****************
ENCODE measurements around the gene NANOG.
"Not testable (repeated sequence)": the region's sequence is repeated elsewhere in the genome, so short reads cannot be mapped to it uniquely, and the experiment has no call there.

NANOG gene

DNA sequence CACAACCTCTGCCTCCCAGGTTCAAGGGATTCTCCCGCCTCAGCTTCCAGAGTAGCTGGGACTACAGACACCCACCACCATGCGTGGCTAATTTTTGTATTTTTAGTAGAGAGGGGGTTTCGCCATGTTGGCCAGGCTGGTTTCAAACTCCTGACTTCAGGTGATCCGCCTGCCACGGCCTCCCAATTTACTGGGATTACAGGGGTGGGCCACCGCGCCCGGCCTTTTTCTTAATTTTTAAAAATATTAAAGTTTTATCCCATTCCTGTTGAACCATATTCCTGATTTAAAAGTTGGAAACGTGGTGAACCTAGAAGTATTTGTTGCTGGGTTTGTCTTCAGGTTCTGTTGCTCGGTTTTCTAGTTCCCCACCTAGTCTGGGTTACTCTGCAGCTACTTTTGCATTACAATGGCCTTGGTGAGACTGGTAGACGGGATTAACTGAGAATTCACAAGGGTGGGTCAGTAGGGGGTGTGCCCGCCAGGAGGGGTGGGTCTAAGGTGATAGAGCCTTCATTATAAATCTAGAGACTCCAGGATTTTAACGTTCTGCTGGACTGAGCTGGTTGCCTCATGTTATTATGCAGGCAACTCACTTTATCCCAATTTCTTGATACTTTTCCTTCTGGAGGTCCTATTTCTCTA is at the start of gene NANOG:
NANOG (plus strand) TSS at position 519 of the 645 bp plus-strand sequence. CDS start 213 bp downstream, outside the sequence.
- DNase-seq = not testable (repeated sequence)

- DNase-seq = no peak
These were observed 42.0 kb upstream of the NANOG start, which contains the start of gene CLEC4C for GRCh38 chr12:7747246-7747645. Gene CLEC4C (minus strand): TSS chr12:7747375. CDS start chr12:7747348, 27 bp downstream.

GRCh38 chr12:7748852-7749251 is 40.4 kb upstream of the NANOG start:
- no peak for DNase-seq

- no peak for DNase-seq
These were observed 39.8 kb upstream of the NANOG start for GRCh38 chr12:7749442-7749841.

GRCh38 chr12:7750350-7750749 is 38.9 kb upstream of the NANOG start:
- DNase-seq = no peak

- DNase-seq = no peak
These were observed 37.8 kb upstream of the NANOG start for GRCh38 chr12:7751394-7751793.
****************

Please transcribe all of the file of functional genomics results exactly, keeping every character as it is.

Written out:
ENCODE measurements around the gene NANOG.
"Not testable (repeated sequence)": the region's sequence is repeated elsewhere in the genome, so short reads cannot be mapped to it uniquely, and the experiment has no call there.

NANOG gene

DNA sequence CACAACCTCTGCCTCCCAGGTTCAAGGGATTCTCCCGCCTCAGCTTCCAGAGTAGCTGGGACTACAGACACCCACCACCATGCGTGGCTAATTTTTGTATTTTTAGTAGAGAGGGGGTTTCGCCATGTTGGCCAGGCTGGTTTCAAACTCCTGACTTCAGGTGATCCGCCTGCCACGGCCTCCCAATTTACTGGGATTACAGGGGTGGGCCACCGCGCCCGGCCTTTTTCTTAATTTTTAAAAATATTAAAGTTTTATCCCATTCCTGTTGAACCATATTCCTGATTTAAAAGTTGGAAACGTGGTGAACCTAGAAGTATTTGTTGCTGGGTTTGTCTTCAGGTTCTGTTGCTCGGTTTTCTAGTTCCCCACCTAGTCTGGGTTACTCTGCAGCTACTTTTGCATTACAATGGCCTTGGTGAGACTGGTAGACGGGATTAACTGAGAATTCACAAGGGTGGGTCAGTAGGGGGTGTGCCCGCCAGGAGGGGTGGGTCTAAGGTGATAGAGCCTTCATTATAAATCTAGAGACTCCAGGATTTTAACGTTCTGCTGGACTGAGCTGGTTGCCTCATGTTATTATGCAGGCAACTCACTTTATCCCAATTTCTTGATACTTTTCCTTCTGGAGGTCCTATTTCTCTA is at the start of gene NANOG:
NANOG (plus strand) TSS at position 519 of the 645 bp plus-strand sequence. CDS start 213 bp downstream, outside the sequence.
- DNase-seq = not testable (repeated sequence)

- DNase-seq = no peak
These were observed 42.0 kb upstream of the NANOG start, which contains the start of gene CLEC4C for GRCh38 chr12:7747246-7747645. Gene CLEC4C (minus strand): TSS chr12:7747375. CDS start chr12:7747348, 27 bp downstream.

GRCh38 chr12:7748852-7749251 is 40.4 kb upstream of the NANOG start:
- no peak for DNase-seq

- no peak for DNase-seq
These were observed 39.8 kb upstream of the NANOG start for GRCh38 chr12:7749442-7749841.

GRCh38 chr12:7750350-7750749 is 38.9 kb upstream of the NANOG start:
- DNase-seq = no peak

- DNase-seq = no peak
These were observed 37.8 kb upstream of the NANOG start for GRCh38 chr12:7751394-7751793.